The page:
After paying a pretty penny for your camera, you would think that the built-in flash that comes with it would be a sure-fire feature that’s easy to use; one that always produces great results.
But, as most people quickly learn, when the on-camera flash pops up and fires randomly in a dark room, the results aren’t always that great. The built-in flash is notorious for inflicting bright shining spots on your subjects, or leaving your images overexposed and washed out terribly.
While there is much debate surrounding flash photography versus natural lighting, sometimes, you’ll find yourself in a situation where you just need some extra light. Learning how to use your flash can save the day, and help you to get those shots, with some surprisingly great results. Here are some tips for using your flash for the best possible results.
Watch Where You Point It
While it may sound obvious, it’s worth mentioning anyway. Take care when pointing your on-camera flash directly at a person, especially when it’s on full power. Pointing the flash directly at a person will leave them seeing stars and looking washout or tinted blue – especially when it’s fired in the dark.
Use It in Daylight
Using your camera’s flash in the daylight? Definitely! While the flash is usually ignored during bright lighting conditions, daylight is an ideal time to use it. Bright lighting situations, often involve harsh shadows. But popping up your camera’s flash can fill in those dark shadows, helping to surround your subject in light, and making for some great portraits.
Use (TTL) through the Lens Mode
If you’re just starting out, consider using your camera’s built in TTL (Through The Lens) flash system. Using this system allows your camera to take control of the flash for you. With this mode, the camera will transmit a pre-flash, and then adjust the power of the flash for optimal results.
Use Flash Exposure Compensation
Despite the fact that Flash Exposure Compensation is an often-neglected way to control the power of your flash, and is a great option when shooting in auto. This feature is especially handy when you’re close to the subject, and looking to reduce the effect of the flash for seeking more subtle results. In these cases, you can start by using a flash exposure compensation, usually somewhere around -0.3 or -0.7 is usually ideal for close-ups. Or, use bracketing to take several exposures at the same time.
Use the Ambient Light
While the on-camera flash often comes out when it’s pitch dark, and you need some additional light, this often results in a dark tunnel effect, where the illuminated subject is exposed properly, but the rest of the image is dark. To help combat this, it’s important to try to use as much external, ambient lighting as possible. This means positioning your subject next to a streetlamp, or some other lighting source to help illuminate the surroundings, and add some context to your image. It’s usually a good idea to use manual mode when doing this, as it will allow you to choose the right slower shutter speed; that will allow the optimal amount of ambient light into the image.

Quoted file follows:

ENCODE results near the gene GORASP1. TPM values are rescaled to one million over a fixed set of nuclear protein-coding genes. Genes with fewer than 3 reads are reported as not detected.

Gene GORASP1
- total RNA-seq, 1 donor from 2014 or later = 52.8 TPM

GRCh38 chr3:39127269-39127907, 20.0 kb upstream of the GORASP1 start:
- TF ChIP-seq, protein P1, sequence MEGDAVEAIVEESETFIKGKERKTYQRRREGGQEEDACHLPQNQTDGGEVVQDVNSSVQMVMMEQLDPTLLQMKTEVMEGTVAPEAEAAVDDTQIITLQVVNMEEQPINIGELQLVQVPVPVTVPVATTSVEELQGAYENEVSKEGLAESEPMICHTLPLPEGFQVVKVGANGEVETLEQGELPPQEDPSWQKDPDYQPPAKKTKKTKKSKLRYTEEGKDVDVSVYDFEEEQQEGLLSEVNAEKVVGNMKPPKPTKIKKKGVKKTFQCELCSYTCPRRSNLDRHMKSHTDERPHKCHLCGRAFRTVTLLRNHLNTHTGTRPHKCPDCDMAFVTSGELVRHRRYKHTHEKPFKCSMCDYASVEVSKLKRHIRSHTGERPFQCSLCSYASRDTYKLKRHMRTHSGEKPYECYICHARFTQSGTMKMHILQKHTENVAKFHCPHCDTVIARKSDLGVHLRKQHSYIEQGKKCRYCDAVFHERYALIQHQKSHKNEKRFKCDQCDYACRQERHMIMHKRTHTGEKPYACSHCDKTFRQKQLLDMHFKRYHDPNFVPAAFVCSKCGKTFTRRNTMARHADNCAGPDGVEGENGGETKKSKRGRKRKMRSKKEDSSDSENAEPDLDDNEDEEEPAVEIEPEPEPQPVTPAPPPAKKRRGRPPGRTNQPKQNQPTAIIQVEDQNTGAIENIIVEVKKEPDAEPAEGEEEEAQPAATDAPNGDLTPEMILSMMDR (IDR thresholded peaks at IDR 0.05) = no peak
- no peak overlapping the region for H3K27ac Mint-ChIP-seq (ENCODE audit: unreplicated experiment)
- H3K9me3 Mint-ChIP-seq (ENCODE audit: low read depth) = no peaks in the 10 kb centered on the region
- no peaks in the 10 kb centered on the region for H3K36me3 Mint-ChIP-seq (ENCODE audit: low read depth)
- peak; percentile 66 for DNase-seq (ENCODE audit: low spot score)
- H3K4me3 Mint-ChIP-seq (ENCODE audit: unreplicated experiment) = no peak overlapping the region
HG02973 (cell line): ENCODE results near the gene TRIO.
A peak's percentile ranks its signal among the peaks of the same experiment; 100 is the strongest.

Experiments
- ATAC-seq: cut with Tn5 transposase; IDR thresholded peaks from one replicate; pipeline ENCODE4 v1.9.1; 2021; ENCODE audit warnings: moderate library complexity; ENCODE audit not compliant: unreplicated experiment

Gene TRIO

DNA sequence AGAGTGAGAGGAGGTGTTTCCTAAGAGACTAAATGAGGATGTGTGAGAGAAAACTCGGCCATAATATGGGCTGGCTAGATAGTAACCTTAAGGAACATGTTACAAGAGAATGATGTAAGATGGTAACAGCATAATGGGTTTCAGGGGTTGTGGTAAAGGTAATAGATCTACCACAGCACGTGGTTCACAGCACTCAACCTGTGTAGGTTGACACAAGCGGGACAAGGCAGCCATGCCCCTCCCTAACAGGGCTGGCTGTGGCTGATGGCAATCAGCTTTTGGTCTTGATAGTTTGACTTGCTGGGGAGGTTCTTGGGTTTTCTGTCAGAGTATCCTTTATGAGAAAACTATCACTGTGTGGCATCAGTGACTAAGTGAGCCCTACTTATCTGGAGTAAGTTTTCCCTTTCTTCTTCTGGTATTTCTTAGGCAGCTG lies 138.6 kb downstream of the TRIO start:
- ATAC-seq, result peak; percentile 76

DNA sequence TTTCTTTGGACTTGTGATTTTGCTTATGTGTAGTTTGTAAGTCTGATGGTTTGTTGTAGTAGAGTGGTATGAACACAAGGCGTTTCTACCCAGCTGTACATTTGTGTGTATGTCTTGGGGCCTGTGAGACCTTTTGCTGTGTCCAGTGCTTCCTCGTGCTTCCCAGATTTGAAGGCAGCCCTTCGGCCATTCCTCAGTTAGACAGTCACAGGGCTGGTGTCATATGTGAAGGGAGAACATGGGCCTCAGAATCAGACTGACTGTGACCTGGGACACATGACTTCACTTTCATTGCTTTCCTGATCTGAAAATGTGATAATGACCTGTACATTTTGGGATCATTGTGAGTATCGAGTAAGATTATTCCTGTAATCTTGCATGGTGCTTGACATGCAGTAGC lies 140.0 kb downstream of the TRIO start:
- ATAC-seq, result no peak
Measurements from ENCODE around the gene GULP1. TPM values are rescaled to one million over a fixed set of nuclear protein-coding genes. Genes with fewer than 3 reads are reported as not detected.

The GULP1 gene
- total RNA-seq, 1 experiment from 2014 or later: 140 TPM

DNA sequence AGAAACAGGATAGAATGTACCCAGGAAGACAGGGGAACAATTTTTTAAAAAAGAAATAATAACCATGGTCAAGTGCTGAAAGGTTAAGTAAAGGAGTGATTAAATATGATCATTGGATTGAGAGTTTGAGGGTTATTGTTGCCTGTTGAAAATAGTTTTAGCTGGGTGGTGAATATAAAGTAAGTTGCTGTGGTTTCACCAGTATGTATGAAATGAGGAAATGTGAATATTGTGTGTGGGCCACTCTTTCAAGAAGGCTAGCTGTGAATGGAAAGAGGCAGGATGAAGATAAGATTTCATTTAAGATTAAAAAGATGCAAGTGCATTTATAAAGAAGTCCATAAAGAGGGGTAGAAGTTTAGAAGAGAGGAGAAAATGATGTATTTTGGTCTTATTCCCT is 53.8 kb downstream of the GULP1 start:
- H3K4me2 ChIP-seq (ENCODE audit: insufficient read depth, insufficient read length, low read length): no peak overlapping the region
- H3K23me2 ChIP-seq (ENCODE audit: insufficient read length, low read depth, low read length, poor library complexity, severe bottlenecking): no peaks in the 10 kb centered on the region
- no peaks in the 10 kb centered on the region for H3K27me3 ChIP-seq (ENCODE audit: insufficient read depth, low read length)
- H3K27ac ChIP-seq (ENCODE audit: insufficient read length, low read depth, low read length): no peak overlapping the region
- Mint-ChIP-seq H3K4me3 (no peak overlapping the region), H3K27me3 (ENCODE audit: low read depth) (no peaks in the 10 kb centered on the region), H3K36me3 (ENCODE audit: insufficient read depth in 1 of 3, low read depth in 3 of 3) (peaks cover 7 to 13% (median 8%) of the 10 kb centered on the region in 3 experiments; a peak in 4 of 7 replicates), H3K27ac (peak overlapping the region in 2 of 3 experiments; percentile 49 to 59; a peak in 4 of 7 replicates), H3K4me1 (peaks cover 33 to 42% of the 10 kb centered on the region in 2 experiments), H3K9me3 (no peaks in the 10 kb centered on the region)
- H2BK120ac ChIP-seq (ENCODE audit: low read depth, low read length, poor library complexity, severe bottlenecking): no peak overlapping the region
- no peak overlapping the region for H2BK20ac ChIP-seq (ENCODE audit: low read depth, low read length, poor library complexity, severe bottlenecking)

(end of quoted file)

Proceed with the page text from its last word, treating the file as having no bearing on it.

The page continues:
Create a Flash Diffuser
A diffuser, as the name suggests, disperses the light more evenly so your subject is not met head on with a glaring light. It softens the blow and sends the light in different directions, creating a much more appealing, and natural-looking light. You can create your own diffusers by using objects such as a ping-pong ball that is cut in half and secured over your flash or even using tracing paper or a napkin in a pinch to diffuse the light and help eliminate shadows. Anything that covers the flash, yet still allows light to come through should do the trick. Just make sure you use white material, unless you are looking to add a color cast to your images.
Bouncing the light is another great way to diffuse the light, and eliminate harsh shadows or glare. While you can direct your flash to bounce off of the ceiling, sometimes you won’t have a ceiling or other fixed surface to work with. In cases where a white surface isn’t readily available, just bring the white surface to your flash. Look for a piece of white paper or cardstock, attach it to your flash head, and bounce the flash to create softer light, and more appealing results.
Create Catch Lights
While most times you won’t want your flash to be seen in the images, sometimes, it can also be used to create interesting features in your photos, such as catch lights, those little sparkles that can sometimes be seen in your subject’s eyes. It isn’t just human subjects that can benefit from these little catch lights. Wildlife and birds can also be captured with a sparkle in their eyes – if you can get close enough, that is. Just remember to dial down the flash, you don’t want to have it high powered flash anywhere near your subject’s eyes.
You can capture some great macros with your flash. The best approach is to find a balance between using the flash to provide the main exposure of your subject, while at the same time looking to avoid having it look too much like a spotlight. For best results, keep the flash duration short, this will allow you to get sharp shots while holding your gear.
Turn it Off
Finally, sometimes it is best to turn the flash off and instead adjust your camera settings to get the results that you’re after. While your flash can add a lot to your images, keep in mind that some situations call for slower shutter speeds, instead of the on-camera flash.